Hurting The Ones We Love

December 15, 2016
Volume 20, Number 40

If you owe money to John Bubar of Parsonfield, Maine, you might want to repay it as quickly as possible.  His son learned that lesson the hard way earlier this week.  But John learned an even more painful lesson.

John’s son lives in a mobile home that is parked on property that his father owes.  He was behind on his rent, and also had not heeded his father’s instructions to clean up the lot.  John decided a more forceful means of communication was needed, so he backed up his front-end loader to the trailer, lifted it up and then dropped it suddenly.  He did this three times, according to reports.  You can imagine the jolt and the resulting damage to the contents of that mobile home.

It was then John learned that his 7-year-old grandson was inside the trailer, causing him to stop the shake-up he was administering.  Thankfully the grandson was unhurt, but John was arrested on charges of domestic violence and reckless conduct with a dangerous weapon.

John’s actions were extreme, to be sure.  But how many other family disputes have led to unintended harm to innocent bystanders?  When anger is out of control, someone is bound to get hurt – including some that we love and would never consider hurting.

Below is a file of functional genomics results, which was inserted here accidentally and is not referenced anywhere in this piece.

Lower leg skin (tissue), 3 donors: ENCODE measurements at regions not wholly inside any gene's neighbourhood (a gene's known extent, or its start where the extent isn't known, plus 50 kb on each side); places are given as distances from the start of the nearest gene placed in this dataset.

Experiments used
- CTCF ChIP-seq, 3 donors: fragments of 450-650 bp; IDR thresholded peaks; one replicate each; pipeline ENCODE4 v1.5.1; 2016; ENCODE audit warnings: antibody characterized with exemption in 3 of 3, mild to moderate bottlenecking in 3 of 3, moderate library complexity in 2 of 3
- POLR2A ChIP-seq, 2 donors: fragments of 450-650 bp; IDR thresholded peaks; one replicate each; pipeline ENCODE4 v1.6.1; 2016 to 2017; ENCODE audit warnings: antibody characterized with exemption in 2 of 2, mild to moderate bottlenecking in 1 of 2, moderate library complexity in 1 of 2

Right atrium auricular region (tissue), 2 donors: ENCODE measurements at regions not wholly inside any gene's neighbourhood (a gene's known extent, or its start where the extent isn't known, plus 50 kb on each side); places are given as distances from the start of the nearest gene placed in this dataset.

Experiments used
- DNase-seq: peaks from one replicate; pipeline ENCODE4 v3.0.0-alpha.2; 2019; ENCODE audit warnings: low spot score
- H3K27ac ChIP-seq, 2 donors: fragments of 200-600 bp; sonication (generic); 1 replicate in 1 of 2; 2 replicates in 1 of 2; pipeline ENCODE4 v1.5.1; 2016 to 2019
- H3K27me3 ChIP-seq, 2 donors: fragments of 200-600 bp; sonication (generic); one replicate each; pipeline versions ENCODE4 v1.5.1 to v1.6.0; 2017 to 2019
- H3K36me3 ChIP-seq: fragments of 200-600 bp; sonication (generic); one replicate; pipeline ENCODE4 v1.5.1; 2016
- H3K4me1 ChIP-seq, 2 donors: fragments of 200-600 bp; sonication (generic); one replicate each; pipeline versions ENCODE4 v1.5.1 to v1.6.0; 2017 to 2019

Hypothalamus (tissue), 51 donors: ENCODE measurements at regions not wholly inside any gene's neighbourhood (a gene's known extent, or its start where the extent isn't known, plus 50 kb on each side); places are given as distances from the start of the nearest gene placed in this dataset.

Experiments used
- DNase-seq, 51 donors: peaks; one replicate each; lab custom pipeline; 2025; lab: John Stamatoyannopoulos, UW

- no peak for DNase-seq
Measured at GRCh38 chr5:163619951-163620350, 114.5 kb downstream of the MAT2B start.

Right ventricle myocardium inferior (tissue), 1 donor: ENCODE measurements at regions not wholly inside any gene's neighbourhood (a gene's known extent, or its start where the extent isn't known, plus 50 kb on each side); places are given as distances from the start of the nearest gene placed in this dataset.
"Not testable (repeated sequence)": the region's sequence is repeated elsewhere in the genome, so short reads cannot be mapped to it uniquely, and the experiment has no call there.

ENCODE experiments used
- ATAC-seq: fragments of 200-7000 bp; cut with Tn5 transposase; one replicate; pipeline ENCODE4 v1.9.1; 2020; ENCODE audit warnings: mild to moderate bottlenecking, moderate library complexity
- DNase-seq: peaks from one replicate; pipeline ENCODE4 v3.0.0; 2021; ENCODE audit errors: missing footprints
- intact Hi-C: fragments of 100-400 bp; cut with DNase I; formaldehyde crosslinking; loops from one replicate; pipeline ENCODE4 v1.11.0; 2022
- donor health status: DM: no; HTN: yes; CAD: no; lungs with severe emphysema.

Cain became angry with is brother, Abel, because Abel’s sacrifice pleased God while his own did not.  It was not rational to have this anger toward his brother, and God tried to warn him of what might happen: ” … sin is crouching at the door.  Its desire is for you, but you must rule over it” (Genesis 4:7).  Cain did not control his anger, though, and before long he took the life of his brother.

Nabal was asked by David for a portion of the bountiful feast on his table.  Nabal responded instead with angry insults toward David and his men.  Had Nabal’s wife, Abigail, not intervened, Nabal’s anger would likely have led to the deaths of his family (read about it in 1 Samuel 25).  The name Nabal, by the way, means “fool”.

Aristotle spoke wisely about anger: “Anybody can become angry – that is easy, but to be angry with the right person and to the right degree and at the right time and for the right purpose and in the right way – that is not within everybody’s power and is not easy.”

The apostle Paul put it simply: “Be angry and do not sin; do not let the sun go down on your anger, and give no opportunity to the devil” (Ephesians 4:26,27).  Satan does some of his most destructive work through people who are boiling inside.

Anger is a powder keg.  We need the Lord’s help to keep us from hurting those we love.

Come to the light God offers!  Study His word, the Bible.  Worship Him in spirit and truth (John 4:24).  Get in touch with us if you’d like to discuss these ideas further.


Copyright, 2016, Timothy D. Hall. All scripture quotations, unless otherwise noted, are from the New King James Version (Copyright, 1990, Thomas Nelson, Inc.).

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